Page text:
• Turned around an at-risk client making it into a high-margin, high-satisfaction client. Developed, and was only outsider invited to, cross-business, cross-functional steering committee.
  • Grew Fidelity speaking engagement (Spring Leadership Conference) into a consulting project with Systems Company. Resulted in higher customer satisfaction and employee satisfaction for units that implemented our flexible work arrangements system. Fidelity is now implementing the system corporate-wide.

Within my own company, I designed and implemented organizational effectiveness manual and training, developed the first cross-functional account team, and was project manager and contributing writer to the telecommuting handbook.

After years of consulting, I took a spin through several startups, with great successes, followed too closely by pink slip after pink slip. I love the ability to contribute whatever you can in a startup environment, unfettered by title. Often one can contribute in ways that are not possible in larger more evolved organizations. Some of the startup successes I enjoyed included:


  • Closing a multi-million dollar deal for the first national extra-net VOIP network. (I knew nothing of hardware technology before taking that job but learned it, and impressed people with my ability to make deals, build relationships.)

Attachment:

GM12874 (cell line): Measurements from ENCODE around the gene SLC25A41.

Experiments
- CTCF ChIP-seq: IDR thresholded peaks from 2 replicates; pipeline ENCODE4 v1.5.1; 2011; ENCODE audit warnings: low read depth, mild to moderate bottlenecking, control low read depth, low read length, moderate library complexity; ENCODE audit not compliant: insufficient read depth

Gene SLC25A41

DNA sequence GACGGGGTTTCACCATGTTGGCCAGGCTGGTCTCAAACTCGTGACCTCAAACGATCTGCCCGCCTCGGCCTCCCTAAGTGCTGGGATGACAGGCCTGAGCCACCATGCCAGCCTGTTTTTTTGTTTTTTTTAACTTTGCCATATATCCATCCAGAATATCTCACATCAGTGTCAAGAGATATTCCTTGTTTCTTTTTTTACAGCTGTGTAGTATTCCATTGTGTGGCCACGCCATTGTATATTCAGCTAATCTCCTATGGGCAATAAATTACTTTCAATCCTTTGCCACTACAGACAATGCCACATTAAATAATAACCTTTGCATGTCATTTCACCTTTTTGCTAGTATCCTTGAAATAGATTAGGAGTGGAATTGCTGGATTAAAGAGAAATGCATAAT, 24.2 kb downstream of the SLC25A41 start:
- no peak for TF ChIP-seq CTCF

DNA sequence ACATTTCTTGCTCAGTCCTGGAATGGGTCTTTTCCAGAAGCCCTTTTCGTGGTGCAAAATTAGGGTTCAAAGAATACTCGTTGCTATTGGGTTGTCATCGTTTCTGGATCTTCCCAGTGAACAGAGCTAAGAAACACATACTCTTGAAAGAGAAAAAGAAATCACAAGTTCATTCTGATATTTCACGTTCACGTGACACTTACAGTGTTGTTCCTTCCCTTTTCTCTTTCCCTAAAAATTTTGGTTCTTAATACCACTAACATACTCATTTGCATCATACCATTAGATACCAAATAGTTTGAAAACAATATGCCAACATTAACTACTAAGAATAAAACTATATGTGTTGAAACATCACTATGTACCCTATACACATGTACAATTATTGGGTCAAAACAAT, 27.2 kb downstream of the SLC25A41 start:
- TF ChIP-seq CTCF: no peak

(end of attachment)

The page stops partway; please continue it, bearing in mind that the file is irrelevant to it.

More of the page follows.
• Creating a joint venture between a major insurer and a hi tech company with innovative supply chain protection tool.
  • Developing new verticals and bringing at-risk clients back to a technology driven, distance-learning company.

Since my career path is unconventional, HR software will screen me out of most jobs I might apply to. So, I'll be reaching out to friends and acquaintances, networking like nobody's business. Put your thinking caps on and accept my gratitude in advance.



2010 Teach a Man to Fish Round Up

The 4th annual Teach a Man to Fish sustainable seafood event is finally wrapped. Thankfully this is a virtual potluck or these lovely dishes would stink to high heaven as long as some have been hanging around the inbox!

A Little Background

For those unfamiliar with this event, I started it four years ago with the thought that sustainable seafood choices are increasingly complicated to make though a growing number of us want to lessen our impact on the oceans and species we love. Why not, I thought, invite my conservation friends, my chef buddies, some celebrities, food bloggers and home cooks to participate in a huge teach-in and virtual potluck. We each share a recipe, a story about what we made and why, and I wrap up the whole post including photos, links to your blog or website, and additional resources so everyone can learn more about what we've chosen and why.

Accolades came from far and wide and I was most delighted to hear from many participants that they loved learning and sharing. The young mother from Germany who was looking at food choices in new ways now that she was feeding her child learned about better choices for her family and the oceans. The reader from Southeast Asia who wondered if there was anything akin to a wallet card for that part of the world. (There was! We found it.) The editor who decided to start a dialog with her fishmonger and shared a simple five-step plan for how we could do the same.